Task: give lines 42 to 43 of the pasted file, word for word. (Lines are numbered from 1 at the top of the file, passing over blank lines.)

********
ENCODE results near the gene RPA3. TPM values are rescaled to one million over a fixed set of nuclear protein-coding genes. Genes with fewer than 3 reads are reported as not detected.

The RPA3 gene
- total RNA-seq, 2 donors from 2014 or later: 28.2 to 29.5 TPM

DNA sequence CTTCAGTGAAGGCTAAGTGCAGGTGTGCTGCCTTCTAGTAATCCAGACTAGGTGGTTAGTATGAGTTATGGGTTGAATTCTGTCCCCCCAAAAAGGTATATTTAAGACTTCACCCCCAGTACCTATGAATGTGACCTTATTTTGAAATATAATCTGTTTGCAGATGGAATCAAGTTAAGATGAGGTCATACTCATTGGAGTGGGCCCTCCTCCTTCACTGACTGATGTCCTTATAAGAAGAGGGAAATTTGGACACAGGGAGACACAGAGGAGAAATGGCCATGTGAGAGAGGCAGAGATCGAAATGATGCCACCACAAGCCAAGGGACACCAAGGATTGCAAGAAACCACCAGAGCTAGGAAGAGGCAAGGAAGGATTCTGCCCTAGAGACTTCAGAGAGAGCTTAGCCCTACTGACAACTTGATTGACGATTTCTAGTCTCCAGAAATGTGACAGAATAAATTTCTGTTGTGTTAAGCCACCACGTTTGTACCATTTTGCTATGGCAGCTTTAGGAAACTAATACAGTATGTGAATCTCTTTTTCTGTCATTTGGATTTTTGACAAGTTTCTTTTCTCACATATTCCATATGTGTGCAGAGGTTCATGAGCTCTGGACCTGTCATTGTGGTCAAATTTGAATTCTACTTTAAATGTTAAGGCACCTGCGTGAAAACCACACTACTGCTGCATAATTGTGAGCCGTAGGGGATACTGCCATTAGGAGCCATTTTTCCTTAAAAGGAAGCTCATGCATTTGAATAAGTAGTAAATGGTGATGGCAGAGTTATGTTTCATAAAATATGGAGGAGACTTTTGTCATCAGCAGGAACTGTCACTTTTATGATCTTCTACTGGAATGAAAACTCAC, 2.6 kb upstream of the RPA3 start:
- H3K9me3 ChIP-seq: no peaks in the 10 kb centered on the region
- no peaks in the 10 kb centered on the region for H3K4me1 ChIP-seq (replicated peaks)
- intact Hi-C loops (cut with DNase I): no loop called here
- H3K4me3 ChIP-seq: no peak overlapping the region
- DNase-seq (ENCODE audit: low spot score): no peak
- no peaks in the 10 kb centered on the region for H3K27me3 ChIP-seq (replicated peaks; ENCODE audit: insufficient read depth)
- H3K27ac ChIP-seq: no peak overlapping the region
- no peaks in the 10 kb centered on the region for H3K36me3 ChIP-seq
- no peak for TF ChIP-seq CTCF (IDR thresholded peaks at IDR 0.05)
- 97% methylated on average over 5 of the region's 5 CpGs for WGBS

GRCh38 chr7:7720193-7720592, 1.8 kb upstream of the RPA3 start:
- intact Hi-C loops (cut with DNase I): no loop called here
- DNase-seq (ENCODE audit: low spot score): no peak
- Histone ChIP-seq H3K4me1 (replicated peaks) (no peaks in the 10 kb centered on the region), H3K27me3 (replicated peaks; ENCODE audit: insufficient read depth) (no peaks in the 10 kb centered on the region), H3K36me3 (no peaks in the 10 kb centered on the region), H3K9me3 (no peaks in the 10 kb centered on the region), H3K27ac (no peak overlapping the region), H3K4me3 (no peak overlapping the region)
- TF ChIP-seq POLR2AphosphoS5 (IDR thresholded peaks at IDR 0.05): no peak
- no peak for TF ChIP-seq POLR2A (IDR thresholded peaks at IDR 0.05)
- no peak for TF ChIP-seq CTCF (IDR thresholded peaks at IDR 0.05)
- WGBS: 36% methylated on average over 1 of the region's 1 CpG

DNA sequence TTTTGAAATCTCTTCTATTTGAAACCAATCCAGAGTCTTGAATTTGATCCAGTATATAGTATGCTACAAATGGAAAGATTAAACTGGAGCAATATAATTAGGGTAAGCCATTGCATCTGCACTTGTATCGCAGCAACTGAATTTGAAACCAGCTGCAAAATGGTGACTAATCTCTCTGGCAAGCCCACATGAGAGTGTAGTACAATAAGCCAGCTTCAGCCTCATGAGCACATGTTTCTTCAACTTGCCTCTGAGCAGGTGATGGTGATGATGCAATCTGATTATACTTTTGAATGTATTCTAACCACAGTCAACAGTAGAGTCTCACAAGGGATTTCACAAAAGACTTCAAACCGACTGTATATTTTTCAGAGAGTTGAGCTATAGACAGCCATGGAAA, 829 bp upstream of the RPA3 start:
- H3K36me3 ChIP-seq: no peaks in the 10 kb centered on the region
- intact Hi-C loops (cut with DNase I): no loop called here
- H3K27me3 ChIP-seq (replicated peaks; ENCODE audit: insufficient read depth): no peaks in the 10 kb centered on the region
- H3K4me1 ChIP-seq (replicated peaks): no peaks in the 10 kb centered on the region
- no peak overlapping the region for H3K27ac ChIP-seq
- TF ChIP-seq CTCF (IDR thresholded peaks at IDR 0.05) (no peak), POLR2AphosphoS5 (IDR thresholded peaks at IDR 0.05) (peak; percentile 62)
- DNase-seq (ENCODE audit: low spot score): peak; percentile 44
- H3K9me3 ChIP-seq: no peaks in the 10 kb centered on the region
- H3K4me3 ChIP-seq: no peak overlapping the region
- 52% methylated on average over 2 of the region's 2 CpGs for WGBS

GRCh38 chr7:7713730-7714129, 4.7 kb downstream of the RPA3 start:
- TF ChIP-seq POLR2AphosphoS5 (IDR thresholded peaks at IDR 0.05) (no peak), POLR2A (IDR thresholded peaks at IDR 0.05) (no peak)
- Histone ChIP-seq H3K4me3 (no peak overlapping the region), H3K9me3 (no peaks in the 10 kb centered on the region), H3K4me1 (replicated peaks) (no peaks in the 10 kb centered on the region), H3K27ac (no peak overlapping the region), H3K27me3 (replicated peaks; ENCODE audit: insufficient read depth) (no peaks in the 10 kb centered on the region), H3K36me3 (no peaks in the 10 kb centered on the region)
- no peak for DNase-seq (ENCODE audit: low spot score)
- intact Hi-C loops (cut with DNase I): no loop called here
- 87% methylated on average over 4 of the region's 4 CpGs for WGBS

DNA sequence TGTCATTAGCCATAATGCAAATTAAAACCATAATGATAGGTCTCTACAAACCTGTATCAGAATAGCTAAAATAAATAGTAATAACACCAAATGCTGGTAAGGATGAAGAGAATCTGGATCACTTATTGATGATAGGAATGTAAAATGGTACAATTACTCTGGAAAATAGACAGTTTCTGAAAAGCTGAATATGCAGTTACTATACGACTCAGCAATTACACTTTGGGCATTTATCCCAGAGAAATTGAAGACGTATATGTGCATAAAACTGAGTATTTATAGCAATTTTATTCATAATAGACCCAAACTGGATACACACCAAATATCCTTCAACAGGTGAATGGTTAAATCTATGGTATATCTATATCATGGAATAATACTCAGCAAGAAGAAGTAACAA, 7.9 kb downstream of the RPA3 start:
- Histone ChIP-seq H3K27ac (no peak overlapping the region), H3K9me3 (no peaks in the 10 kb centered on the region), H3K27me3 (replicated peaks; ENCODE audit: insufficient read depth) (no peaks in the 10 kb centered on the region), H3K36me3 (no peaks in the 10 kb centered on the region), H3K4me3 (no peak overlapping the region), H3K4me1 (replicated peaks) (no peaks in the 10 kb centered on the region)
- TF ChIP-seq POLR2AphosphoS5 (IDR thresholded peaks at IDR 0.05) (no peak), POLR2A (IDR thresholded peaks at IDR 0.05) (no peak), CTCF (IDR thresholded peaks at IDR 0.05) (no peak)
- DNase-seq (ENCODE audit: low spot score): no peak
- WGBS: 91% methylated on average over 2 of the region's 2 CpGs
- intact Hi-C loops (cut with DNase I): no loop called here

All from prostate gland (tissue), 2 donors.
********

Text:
- TF ChIP-seq POLR2AphosphoS5 (IDR thresholded peaks at IDR 0.05) (no peak), POLR2A (IDR thresholded peaks at IDR 0.05) (no peak), CTCF (IDR thresholded peaks at IDR 0.05) (no peak)
- DNase-seq (ENCODE audit: low spot score): no peak